Communities Are Ready to Make Meaningful Changes in How Traffic Rules and Regulations Are Enforced

By , CPE Staff

 Late last year, Philadelphia became the first major U.S. city to ban low-level traffic stops for minor infractions, such as: 

  • A single broken brake light 
  • A single non-functional headlight
  • Obscured or poorly attached registration plates 
  • Driving without inspection or emissions stickers 
  • Minor obstructions such as air fresheners hanging from rearview mirrors
  • Late registration (outside a 60-day grace period)
  • Issues with the vehicle’s bumper

Known as the Driving Equality Act, the new law is intended to reprioritize the use of law enforcement resources, lessen the risk of violence between officers and members of the public, and address the city’s drastic racial disparities in policing outcomes; data released in early March 2023 shows a 54% drop in the number of Black men pulled over in traffic since the law came into effect. 

A survey conducted in late 2022 by Safer Cities Research—weighted to be representative of likely voters by age, gender, education, race, and voting history—asked 1,135 respondents from across the country if they supported such legislation and how convinced they were or were not by a series of possible rationales for the suggested change (with a ±3 margin of error):

  • 71% of survey participants supported changing traffic laws so that low-level violations that pose no immediate risk to public safety will no longer lead to traffic stops.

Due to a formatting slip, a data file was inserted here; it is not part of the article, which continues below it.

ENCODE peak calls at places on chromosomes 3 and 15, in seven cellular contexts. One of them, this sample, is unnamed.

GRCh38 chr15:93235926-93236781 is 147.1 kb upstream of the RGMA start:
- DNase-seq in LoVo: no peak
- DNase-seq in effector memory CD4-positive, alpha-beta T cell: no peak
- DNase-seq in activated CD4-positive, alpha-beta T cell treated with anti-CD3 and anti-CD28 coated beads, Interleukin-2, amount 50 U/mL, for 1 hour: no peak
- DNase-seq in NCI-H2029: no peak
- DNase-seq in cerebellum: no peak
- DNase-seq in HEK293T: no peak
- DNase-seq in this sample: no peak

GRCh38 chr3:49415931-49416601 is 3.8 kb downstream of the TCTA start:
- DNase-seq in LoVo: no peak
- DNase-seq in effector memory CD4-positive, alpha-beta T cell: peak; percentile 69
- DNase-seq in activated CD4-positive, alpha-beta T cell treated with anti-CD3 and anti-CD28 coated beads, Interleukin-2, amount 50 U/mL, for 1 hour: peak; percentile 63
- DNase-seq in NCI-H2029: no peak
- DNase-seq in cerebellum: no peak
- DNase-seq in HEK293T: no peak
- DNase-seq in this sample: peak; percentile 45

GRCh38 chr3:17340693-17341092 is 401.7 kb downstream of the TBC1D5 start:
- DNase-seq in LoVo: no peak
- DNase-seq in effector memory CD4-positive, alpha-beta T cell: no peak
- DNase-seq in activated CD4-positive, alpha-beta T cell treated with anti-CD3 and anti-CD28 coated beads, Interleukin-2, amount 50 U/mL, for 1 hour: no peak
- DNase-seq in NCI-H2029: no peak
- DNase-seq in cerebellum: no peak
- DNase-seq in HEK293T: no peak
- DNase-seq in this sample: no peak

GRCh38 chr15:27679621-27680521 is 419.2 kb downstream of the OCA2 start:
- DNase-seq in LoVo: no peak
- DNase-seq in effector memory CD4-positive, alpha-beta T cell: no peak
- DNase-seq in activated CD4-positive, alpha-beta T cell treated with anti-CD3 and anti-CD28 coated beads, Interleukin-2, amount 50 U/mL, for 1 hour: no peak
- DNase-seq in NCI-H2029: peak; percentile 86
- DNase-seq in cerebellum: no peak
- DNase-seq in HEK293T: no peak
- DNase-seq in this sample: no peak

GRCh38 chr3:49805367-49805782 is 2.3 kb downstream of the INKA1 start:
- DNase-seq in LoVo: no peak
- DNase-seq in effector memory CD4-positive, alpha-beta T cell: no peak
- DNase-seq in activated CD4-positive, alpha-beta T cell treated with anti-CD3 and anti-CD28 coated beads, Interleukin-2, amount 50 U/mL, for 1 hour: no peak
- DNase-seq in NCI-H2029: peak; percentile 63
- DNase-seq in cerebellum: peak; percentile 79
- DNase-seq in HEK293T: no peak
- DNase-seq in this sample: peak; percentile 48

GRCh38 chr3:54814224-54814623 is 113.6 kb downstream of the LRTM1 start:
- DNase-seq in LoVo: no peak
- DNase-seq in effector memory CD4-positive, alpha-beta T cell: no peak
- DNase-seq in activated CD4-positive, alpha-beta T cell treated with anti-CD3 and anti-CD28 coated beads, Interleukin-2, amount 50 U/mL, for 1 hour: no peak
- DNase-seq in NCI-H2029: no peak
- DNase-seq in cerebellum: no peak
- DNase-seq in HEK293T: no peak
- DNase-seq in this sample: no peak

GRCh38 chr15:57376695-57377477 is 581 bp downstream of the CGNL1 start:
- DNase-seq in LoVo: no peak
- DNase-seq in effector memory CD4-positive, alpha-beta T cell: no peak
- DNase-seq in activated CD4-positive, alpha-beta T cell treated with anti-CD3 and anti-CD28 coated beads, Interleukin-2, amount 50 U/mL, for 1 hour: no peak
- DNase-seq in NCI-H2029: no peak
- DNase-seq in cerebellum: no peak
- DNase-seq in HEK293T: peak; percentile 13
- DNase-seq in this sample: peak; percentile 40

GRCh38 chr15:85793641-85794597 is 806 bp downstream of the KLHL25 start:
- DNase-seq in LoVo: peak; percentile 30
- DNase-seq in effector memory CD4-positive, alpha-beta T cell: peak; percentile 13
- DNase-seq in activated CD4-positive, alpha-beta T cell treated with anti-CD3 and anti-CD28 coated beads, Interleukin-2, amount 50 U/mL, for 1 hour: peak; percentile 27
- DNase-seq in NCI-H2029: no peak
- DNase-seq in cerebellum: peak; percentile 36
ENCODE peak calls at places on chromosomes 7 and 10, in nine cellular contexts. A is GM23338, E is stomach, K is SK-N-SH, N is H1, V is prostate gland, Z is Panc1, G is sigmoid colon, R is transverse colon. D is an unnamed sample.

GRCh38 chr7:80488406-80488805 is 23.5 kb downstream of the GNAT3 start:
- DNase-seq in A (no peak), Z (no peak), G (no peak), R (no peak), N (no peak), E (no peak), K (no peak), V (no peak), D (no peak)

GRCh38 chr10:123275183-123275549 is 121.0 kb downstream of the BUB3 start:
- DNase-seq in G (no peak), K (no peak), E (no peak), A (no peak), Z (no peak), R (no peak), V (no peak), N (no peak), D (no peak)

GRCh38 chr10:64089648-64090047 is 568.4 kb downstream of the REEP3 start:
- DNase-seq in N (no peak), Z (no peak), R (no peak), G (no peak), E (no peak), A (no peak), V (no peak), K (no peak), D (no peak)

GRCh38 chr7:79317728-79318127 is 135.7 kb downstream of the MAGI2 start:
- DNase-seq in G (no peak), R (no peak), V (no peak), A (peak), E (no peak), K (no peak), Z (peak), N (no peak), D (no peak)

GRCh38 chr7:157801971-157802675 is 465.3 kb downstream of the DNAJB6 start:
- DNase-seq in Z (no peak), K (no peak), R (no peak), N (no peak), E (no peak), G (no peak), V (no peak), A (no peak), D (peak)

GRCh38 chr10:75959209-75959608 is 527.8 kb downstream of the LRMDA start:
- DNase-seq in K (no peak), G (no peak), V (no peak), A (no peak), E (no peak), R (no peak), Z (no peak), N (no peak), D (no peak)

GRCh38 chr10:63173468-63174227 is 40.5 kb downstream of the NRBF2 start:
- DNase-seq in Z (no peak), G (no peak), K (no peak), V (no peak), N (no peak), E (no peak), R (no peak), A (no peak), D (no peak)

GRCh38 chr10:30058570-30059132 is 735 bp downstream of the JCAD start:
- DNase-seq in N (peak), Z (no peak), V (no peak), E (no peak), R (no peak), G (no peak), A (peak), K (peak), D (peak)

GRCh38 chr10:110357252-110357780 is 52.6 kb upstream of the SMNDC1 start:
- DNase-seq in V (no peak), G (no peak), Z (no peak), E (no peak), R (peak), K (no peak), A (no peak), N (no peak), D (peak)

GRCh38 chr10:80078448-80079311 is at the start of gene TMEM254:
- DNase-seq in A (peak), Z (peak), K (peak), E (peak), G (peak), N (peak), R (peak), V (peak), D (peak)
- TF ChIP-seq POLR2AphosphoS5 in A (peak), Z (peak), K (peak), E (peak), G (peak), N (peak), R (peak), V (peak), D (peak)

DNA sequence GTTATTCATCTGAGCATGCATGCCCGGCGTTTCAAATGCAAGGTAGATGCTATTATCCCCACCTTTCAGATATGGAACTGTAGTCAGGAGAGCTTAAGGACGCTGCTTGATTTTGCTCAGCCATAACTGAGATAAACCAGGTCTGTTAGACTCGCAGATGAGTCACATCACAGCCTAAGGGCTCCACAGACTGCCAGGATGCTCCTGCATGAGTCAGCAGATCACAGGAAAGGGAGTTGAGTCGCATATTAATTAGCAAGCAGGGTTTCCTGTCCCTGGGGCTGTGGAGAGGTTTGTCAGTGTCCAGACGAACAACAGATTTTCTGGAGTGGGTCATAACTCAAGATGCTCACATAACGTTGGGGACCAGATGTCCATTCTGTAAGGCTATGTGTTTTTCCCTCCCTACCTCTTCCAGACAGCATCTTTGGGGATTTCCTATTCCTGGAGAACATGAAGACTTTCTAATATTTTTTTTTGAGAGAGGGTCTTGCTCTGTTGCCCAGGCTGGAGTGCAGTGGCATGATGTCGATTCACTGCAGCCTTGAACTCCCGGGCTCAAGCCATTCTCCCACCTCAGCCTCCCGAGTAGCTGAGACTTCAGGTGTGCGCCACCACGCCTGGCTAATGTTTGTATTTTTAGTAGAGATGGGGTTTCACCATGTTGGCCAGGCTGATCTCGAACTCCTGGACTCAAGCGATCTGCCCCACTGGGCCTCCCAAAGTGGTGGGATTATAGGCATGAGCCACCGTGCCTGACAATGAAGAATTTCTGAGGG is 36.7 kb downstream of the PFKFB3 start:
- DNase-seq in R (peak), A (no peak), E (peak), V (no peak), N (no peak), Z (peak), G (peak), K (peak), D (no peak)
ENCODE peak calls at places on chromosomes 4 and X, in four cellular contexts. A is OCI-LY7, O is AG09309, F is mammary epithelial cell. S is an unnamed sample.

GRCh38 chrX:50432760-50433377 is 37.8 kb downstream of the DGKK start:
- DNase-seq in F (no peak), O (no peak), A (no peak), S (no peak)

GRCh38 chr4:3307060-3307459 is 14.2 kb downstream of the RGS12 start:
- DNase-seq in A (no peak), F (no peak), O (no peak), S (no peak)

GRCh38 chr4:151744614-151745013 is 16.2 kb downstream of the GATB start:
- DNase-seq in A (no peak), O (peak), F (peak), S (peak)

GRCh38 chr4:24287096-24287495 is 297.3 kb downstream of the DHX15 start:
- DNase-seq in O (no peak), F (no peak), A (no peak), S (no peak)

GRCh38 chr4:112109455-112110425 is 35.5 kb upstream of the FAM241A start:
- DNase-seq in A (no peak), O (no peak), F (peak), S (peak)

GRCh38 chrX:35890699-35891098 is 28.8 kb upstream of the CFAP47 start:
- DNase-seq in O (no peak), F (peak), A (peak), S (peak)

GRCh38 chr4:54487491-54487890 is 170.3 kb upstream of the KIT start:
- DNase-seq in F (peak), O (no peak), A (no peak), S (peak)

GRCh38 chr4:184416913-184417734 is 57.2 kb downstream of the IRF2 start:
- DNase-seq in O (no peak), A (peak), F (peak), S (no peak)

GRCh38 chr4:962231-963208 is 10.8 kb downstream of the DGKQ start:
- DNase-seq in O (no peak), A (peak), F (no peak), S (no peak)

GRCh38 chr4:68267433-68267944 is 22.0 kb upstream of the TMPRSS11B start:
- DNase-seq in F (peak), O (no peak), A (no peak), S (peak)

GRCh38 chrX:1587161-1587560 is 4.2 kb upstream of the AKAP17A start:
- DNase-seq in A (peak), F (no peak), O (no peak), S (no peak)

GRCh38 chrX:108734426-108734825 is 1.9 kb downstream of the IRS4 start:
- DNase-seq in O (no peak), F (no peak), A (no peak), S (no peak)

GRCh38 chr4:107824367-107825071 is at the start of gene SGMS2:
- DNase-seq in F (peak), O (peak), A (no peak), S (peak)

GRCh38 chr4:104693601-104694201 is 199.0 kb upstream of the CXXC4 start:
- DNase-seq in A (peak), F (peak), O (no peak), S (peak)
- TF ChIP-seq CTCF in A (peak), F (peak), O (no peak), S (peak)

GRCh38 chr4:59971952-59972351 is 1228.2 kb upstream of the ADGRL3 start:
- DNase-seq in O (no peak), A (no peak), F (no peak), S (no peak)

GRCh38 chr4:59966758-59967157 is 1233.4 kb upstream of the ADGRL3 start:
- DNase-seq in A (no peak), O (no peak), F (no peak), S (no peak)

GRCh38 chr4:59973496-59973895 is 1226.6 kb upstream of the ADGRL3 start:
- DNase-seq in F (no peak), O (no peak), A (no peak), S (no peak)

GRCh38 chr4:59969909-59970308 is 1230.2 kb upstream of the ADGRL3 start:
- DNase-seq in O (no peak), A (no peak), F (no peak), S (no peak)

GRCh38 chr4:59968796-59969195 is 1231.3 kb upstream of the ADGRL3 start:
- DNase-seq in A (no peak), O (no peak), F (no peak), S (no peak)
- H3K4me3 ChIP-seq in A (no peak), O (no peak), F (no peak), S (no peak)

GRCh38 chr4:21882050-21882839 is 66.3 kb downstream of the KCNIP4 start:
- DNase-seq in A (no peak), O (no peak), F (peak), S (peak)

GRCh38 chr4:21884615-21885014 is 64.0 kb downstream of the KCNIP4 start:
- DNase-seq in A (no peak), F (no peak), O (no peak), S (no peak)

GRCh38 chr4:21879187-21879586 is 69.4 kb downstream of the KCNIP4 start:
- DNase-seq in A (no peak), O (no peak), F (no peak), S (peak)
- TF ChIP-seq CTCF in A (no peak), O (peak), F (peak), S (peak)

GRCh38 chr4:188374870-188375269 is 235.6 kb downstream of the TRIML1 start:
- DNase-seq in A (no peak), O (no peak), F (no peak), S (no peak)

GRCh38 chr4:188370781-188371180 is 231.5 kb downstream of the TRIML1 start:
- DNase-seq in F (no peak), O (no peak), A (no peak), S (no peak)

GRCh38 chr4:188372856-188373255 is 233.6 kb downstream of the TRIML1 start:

• 74% said they found the rationale that reducing low-level stops would give law enforcement more time to address violent crime convincing. 
  • 62% said they found the rationale that reducing low-level stops would reduce the number of officers killed in the line of duty convincing.
  • 59% said they found the rationale that reducing low-level stops would reduce police killings of members of the public convincing.
  • 56% found the rationale that reducing low-level stops would reduce racial disparities in traffic enforcement convincing.

CPE served as an advisor to Philadelphia when the city was conducting an audit of its law enforcement system from 2017-2020, and has done extensive work around the issue of low-level vehicular and pedestrian stops across the country. We published a Traffic Safety White Paper, held a webinar to introduce the white paper’s findings, are collaborating with partners on learning communities around the issues raised by the white paper, and have partnered with local, state, and national partners to advance the goal of reducing racial inequities in policing by reducing the number of unnecessary traffic stops that make up so much of police officers’ days and so often lead to injury or death

These poll numbers provide strong evidence that the country’s voters are ready to make lasting, meaningful, and far-reaching changes in how traffic rules and regulations are enforced, and that they furthermore understand the cost if we fail to make those changes. CPE calls on elected officials at all levels of government to heed what their constituents are saying, and work to redesign their public safety systems in order to provide genuine safety for all communities.